Watch Tool’s Adam Jones demo his talk box technique in clinic playthrough of Jambi

Adam Jones has shared some behind the scenes footage from one of Tool’s clinic sessions, in which he demonstrates his Talk Box technique used on Jambi, one of the stand-out tracks from 2006’s 10,000 Days.

It offers a rare look in detail at what the Tool guitarist is playing on his 1979 Silverburst Gibson Les Paul Custom, when typically dry ice, stage lights and lasers all work in concert to obscure the magic. Those who are in the Tool Army might already be familiar with this sort of thing; the band hosted a series of clinics to playthrough their back catalog and give their most ardent fans a chance to ask some questions on how the songs are played and how they were put together. 

Even though the chances are hardcore Tool fans already know the answer, that doesn’t make hearing them from the horse’s mouth any less exciting. This footage, from a 2018 clinic hosted in advance of the long-awaited release of Tool’s 2019 studio album, Fear Inoculum, their first in 13 years, came from a remarkable source – we can thank the All Elite Wrestling ring announcer Justin Roberts for the footage, which he shot from the side of the stage.

Epiphone Adam Jones Signature Les Paul Custom Art Collection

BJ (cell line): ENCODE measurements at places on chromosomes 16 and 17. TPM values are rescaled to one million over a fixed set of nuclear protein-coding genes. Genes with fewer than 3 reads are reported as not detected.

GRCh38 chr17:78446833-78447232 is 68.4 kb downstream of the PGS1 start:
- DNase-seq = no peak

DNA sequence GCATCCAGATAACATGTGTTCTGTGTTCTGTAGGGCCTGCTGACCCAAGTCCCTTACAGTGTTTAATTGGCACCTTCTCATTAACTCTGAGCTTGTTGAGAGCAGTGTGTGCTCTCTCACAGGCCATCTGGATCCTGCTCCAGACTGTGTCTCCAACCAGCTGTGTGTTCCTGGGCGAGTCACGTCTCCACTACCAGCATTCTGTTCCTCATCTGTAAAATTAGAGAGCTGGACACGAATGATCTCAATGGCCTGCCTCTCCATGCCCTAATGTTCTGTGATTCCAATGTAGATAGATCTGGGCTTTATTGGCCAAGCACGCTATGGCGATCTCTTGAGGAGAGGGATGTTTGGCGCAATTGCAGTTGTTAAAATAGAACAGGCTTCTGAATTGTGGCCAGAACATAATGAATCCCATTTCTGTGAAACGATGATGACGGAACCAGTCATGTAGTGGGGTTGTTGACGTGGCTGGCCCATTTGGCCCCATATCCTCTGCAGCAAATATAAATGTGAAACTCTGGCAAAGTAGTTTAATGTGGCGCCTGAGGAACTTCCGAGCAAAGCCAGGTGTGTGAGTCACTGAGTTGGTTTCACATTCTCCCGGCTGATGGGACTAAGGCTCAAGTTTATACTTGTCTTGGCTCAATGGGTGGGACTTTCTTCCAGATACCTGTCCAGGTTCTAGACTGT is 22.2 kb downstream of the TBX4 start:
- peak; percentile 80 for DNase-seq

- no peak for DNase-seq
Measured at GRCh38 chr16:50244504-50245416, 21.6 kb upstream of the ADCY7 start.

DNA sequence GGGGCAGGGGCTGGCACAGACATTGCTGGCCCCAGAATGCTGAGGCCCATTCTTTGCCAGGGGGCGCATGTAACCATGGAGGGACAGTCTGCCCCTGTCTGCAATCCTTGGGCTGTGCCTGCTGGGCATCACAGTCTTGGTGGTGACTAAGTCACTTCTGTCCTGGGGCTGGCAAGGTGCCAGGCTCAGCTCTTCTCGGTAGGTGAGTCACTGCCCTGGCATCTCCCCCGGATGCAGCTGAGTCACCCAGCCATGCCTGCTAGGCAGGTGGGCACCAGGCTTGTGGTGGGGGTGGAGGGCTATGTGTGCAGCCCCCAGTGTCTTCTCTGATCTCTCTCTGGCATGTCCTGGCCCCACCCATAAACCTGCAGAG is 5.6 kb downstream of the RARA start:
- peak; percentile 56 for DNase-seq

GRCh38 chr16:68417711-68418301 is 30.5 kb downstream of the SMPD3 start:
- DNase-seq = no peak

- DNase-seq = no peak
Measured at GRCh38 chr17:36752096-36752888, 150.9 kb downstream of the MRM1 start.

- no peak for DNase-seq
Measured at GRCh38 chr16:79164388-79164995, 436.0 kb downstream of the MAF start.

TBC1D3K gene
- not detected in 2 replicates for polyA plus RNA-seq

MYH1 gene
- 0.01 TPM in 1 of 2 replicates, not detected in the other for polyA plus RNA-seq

The first of Epiphone Adam Jones Signature Les Paul Custom Art Collection models sold out in no time. (Image credit: Epiphone)

Sadly, there were no explicit instructions as to how to play the song – you’ll have to work that out from the video. But Jones is tuned in drop D (low-to-high D A D G B E), and reportedly used a Heil HT1 Talk Box on the album. The HT1 is out of production now but an MXR unit should get you in the ballpark – and will also cover you for all your Frampton/Sambora/Walsh/Perry needs.

Use a solid-bodied electric guitar with humbucking pickups – why not one of Jones’ signature guitars from Gibson, or hold out for the next installment of the Adam Jones Art Collection Series from Epiphone, a limited edition release which comprises seven editions of his Silverburst Les Paul Custom, each finished in artwork curated by the Tool guitarist himself. 

The first, The Veil Of Bees, illustrated by Mark Ryden, sold out in no time, with future models to feature art from Frank Frazetta, Julie Heffernan, Korin Faught and Ernst Fuchs. See Epiphone for more details.

As for a guitar amp, Jones is plugging into a pair of Diezel VH4 heads, one with the distinctive blue-face control panel, and just out of shot it looks like his Marshall too. This is similar to the setup on 10,000 Years. 

While he and producer Joe Barresi went to town searching for tones, bringing the Bogner Uberschall and Rivera KR7 Knucklehead Reverb into play, too, mixing Diezel tones with his trusty 1976 Marshall Model 1992 JMP Super Bass – the 100-watt head most famously used by Lemmy – was key. Which, if that isn’t a don’t try this at home rig, what is? A more neighbour and budget-friendly alternative would be to practise using the Diezel VH micro amp.

Jonathan Horsley

Jonathan Horsley has been writing about guitars and guitar culture since 2005, playing them since 1990, and regularly contributes to MusicRadar, Total Guitar and Guitar World. He uses Jazz III nylon picks, 10s during the week, 9s at the weekend, and shamefully still struggles with rhythm figure one of Van Halen’s Panama.